Artificial cardiac pacemaker

Heart Disease
A pacemaker, scale in centimeters

A pacemaker, scale in centimeters

“Cardiac resynchronization therapy” and “CRT (Cardiac Resynchronization Therapy)” redirect here. For the device termed a CRT-D, see Implanted cardiac resynchronization device. For other uses, see Pacemaker (disambiguation).
A pacemaker, scale in centimeters
An artificial pacemaker with electrode for transvenous insertion. The body of the device is about 4 centimeters long, the electrode measures between 50 and 60 centimeters (20 to 24 inches).
A pacemaker (or artificial pacemaker, so as not to be confused with the heart’s natural pacemaker) is a medical device that uses electrical impulses, delivered by electrodes contacting the heart muscles, to regulate the beating of the heart. The primary purpose of a pacemaker is to maintain an adequate heart rate, either because of the heart’s native pacemaker is not fast enough, or there is a block in the heart’s electrical conduction system. Modern pacemakers are externally programmable and allow the cardiologist to select the optimum pacing modes for individual patients. Some combine a pacemaker and defibrillator in a single implantable device. Others have multiple electrodes stimulating differing positions within the heart to improve synchronisation of the lower chambers of the heart.

An artificial pacemaker with electrode for transvenous insertion. The body of the device is about 4 centimeters long, the electrode measures between 50 and 60 centimeters (20 to 24 inches).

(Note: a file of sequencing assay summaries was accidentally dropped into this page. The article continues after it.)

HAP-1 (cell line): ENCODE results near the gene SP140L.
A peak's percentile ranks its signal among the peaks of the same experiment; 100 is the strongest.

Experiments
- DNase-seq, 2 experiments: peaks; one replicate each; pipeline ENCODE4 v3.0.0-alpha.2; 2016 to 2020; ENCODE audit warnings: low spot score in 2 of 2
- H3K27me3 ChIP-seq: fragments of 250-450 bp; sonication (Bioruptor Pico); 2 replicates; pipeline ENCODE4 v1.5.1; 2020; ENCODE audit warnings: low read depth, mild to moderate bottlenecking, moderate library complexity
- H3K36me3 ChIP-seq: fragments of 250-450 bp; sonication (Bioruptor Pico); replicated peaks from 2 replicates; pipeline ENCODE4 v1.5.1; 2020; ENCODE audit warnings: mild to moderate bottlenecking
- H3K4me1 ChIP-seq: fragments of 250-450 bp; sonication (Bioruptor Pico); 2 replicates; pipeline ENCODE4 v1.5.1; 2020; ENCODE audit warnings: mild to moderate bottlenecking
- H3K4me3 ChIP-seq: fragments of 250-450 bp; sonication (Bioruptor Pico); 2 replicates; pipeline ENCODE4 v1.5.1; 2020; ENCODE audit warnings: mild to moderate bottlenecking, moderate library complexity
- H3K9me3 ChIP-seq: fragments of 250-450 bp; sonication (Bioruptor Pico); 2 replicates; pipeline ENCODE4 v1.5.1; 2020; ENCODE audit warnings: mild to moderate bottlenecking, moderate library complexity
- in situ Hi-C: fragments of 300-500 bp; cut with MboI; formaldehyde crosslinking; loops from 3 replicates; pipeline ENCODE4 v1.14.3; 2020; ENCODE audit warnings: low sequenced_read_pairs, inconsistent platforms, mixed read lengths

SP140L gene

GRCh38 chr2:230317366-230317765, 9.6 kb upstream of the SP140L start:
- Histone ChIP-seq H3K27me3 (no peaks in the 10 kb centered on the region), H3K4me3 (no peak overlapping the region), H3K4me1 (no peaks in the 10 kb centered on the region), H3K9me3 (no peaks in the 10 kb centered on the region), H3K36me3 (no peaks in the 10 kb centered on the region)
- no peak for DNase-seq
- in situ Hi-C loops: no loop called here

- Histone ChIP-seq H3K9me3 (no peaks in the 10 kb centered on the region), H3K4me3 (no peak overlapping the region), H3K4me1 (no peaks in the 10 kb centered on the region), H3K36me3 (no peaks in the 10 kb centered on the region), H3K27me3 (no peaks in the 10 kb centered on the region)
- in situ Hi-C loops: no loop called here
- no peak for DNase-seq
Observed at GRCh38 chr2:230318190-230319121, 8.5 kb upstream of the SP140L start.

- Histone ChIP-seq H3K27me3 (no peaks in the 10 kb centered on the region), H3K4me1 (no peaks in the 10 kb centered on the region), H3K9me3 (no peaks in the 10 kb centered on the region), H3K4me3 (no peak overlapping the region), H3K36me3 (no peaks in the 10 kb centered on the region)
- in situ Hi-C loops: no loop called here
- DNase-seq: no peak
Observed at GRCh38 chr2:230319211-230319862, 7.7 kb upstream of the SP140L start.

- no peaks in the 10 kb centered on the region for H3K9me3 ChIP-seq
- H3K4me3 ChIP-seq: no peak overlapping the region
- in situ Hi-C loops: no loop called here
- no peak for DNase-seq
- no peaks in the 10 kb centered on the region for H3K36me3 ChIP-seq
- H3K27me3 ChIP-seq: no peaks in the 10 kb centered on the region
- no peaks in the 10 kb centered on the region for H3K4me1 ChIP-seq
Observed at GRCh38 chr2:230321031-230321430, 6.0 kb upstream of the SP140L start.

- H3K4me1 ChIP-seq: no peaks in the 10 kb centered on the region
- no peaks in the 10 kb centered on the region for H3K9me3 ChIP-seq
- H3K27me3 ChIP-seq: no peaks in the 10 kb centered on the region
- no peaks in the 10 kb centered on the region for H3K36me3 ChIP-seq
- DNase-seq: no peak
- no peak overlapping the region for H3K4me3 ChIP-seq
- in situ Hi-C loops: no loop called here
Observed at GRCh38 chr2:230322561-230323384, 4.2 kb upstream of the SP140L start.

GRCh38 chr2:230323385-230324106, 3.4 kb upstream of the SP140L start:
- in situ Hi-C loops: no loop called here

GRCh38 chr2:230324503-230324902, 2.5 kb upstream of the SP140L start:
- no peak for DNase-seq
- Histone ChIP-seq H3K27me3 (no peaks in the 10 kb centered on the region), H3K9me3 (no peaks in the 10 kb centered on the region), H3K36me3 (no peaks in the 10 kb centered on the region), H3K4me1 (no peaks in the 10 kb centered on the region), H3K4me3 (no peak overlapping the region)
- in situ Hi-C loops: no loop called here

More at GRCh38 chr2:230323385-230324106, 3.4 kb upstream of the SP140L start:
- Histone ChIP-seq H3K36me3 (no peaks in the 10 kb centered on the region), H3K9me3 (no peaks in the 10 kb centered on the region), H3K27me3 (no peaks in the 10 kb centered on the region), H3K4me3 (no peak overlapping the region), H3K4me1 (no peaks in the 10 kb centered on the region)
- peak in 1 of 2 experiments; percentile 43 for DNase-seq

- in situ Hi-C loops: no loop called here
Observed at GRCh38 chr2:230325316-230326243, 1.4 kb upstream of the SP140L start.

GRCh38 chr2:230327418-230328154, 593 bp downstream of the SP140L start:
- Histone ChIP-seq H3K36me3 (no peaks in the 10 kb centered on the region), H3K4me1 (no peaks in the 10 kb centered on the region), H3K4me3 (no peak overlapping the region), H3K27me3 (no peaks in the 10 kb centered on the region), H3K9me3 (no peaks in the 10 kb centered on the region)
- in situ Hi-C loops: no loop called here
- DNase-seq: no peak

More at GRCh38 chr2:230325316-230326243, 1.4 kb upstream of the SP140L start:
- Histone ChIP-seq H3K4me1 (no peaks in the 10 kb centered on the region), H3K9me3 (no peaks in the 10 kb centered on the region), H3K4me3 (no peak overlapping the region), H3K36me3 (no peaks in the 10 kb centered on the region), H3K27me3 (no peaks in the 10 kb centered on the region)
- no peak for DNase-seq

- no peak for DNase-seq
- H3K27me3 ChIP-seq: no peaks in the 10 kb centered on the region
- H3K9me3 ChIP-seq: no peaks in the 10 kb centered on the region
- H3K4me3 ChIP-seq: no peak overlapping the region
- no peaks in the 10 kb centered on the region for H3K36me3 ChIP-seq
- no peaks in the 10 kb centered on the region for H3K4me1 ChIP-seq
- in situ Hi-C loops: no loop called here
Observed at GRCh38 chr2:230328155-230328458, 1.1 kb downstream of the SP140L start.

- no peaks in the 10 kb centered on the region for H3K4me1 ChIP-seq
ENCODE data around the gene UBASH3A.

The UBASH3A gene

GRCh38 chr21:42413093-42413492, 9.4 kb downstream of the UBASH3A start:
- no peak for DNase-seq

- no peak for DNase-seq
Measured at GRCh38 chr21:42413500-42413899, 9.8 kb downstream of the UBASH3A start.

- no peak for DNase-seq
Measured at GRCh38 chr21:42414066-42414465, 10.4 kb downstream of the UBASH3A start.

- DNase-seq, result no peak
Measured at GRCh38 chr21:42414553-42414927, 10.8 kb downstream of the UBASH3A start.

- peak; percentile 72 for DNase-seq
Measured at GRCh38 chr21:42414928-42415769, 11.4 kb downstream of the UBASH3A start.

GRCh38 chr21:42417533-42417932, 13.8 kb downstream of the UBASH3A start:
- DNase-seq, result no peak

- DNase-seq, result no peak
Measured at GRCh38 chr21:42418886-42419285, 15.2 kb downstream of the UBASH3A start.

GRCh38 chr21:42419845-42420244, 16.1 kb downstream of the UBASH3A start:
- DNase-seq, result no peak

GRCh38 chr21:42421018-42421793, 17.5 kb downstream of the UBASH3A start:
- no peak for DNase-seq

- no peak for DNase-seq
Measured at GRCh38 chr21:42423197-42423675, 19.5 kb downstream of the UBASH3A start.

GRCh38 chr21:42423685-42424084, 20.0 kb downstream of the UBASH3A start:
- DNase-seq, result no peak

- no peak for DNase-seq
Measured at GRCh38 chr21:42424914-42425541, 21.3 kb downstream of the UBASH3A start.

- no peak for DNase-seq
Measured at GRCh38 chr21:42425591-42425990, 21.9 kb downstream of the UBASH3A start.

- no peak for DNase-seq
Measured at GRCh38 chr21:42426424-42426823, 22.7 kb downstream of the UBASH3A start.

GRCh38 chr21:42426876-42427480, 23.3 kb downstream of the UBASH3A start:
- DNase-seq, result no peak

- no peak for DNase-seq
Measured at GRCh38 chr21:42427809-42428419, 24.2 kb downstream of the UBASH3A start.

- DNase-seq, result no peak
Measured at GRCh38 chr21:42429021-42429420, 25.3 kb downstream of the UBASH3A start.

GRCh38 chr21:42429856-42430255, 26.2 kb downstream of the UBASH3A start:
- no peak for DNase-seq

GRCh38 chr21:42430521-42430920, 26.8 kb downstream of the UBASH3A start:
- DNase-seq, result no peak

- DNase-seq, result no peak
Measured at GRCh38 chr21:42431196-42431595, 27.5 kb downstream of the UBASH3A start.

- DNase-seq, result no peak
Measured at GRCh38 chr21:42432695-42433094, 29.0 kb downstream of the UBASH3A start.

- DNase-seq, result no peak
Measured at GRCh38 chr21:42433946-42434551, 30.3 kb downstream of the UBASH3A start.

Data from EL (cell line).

An artificial pacemaker with electrode for transvenous insertion. The body of the device is about 4 centimeters long, the electrode measures between 50 and 60 centimeters (20 to 24 inches).

Advertisements

Image Collection Skin Problems

Medical- Medicine
Picture of Acanthosis Nigricans

Picture of Acanthosis Nigricans

Acanthosis nigricans: A skin condition characterized by dark thickened velvety patches, especially in the folds of skin in the axilla (armpit), groin and back of the neck. The condition is complex. It can occur with endocrine diseases such as Cushing disease, tumors of the pituitary, and diabetes mellitus. It is common in people who have insulin resistance — whose body is not responding correctly to the insulin that they make in their pancreas. Acanthosis nigricans also occurs with underlying malignancies (especially carcinomas of the vicera), administration of certain drugs, and as a genetic disorder inherited in an autosomal dominant manner.